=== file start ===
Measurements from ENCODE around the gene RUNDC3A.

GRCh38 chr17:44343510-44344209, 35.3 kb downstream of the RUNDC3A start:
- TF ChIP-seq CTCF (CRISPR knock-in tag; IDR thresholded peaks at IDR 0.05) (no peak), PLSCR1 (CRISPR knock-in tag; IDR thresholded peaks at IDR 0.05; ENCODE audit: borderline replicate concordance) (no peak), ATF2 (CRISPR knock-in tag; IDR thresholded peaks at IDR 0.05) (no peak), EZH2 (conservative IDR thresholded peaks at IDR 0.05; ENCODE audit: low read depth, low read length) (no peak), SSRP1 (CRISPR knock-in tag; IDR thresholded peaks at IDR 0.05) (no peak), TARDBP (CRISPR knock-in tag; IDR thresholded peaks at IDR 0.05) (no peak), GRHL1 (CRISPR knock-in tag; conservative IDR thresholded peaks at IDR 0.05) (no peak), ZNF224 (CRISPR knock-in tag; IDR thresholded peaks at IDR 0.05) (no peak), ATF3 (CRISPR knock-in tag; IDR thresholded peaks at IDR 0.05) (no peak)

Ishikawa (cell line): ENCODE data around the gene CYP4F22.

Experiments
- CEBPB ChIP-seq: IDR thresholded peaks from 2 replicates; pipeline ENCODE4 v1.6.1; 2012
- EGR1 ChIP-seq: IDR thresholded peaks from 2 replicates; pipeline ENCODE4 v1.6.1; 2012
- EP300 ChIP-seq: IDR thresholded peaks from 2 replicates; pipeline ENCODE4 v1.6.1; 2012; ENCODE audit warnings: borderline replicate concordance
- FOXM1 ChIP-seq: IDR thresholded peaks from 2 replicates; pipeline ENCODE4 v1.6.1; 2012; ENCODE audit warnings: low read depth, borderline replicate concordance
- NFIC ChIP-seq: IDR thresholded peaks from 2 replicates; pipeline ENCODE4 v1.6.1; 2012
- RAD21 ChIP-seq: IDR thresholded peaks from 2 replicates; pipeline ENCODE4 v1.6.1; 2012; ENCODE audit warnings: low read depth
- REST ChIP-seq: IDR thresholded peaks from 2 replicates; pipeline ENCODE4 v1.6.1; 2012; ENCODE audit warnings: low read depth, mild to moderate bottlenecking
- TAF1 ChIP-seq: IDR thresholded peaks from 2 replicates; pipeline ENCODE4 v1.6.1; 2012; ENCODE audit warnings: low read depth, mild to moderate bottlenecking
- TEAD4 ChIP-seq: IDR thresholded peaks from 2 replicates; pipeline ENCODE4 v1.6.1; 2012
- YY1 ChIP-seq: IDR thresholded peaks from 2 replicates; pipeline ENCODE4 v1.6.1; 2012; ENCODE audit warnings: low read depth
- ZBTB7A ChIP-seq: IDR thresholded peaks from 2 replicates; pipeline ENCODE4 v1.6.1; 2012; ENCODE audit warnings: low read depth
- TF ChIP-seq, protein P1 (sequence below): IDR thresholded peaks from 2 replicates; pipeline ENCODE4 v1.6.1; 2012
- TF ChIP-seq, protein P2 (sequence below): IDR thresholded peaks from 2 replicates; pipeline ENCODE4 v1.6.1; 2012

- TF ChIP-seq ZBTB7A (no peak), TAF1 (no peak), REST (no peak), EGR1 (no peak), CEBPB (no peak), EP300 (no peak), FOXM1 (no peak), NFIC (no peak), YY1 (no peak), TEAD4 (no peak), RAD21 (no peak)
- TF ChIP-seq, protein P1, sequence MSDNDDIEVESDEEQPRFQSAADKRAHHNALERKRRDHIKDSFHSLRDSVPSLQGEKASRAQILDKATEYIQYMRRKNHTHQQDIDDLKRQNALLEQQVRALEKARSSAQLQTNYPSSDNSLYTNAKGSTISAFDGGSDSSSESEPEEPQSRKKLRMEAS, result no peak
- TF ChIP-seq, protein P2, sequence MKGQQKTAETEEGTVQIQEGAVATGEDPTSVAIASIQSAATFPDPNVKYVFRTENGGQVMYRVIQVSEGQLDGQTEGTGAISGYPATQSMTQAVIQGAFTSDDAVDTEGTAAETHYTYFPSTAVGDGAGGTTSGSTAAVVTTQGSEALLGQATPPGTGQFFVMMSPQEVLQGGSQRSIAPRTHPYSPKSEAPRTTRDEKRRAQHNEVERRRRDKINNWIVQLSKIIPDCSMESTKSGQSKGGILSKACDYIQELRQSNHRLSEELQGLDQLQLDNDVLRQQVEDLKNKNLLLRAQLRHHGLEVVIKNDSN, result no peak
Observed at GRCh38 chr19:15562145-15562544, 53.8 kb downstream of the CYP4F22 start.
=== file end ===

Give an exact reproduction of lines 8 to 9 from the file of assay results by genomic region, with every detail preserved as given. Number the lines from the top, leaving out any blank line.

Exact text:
- EP300 ChIP-seq: IDR thresholded peaks from 2 replicates; pipeline ENCODE4 v1.6.1; 2012; ENCODE audit warnings: borderline replicate concordance
- FOXM1 ChIP-seq: IDR thresholded peaks from 2 replicates; pipeline ENCODE4 v1.6.1; 2012; ENCODE audit warnings: low read depth, borderline replicate concordance